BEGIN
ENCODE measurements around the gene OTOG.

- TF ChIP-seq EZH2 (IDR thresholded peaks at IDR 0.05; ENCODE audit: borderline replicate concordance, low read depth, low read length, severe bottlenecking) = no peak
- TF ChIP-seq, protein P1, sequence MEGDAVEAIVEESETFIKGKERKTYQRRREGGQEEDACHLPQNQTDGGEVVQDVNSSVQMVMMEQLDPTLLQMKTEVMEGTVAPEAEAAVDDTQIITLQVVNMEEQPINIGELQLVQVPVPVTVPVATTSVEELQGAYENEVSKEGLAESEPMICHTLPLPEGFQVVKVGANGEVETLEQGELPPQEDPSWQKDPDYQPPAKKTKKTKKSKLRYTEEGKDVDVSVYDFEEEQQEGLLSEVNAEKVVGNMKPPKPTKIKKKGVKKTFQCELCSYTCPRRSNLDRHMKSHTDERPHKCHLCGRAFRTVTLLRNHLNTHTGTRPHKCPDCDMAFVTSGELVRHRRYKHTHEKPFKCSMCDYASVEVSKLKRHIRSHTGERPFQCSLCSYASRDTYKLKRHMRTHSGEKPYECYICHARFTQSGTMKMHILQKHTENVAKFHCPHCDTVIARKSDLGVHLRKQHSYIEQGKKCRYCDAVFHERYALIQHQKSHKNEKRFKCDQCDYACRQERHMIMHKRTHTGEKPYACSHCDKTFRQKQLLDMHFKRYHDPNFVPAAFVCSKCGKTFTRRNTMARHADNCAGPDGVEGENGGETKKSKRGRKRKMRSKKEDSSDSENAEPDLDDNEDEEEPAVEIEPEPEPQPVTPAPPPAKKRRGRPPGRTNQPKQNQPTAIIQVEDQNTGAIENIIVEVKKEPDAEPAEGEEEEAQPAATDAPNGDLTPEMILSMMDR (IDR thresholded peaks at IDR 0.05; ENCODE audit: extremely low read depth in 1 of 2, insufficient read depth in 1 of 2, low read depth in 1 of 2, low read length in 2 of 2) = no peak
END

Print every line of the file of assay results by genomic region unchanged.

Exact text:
ENCODE measurements around the gene OTOG.

- TF ChIP-seq EZH2 (IDR thresholded peaks at IDR 0.05; ENCODE audit: borderline replicate concordance, low read depth, low read length, severe bottlenecking) = no peak
- TF ChIP-seq, protein P1, sequence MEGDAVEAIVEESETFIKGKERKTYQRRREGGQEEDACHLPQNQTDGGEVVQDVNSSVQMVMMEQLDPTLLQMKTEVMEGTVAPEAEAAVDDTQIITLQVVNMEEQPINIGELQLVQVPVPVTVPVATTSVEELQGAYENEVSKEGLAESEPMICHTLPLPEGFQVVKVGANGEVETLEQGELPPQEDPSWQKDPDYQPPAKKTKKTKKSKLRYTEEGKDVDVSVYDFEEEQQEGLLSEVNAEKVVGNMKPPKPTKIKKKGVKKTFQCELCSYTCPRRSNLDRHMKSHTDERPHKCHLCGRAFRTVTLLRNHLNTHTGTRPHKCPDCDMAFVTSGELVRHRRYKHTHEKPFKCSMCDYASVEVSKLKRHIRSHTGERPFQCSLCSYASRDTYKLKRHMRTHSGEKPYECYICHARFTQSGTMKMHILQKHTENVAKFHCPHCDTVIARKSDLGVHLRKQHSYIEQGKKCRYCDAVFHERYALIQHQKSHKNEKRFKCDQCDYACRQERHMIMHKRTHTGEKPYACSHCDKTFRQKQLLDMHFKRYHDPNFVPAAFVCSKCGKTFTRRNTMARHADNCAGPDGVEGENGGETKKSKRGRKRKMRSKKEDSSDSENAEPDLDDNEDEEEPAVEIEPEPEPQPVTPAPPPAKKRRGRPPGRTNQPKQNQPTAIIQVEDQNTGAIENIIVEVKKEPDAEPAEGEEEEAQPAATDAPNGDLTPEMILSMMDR (IDR thresholded peaks at IDR 0.05; ENCODE audit: extremely low read depth in 1 of 2, insufficient read depth in 1 of 2, low read depth in 1 of 2, low read length in 2 of 2) = no peak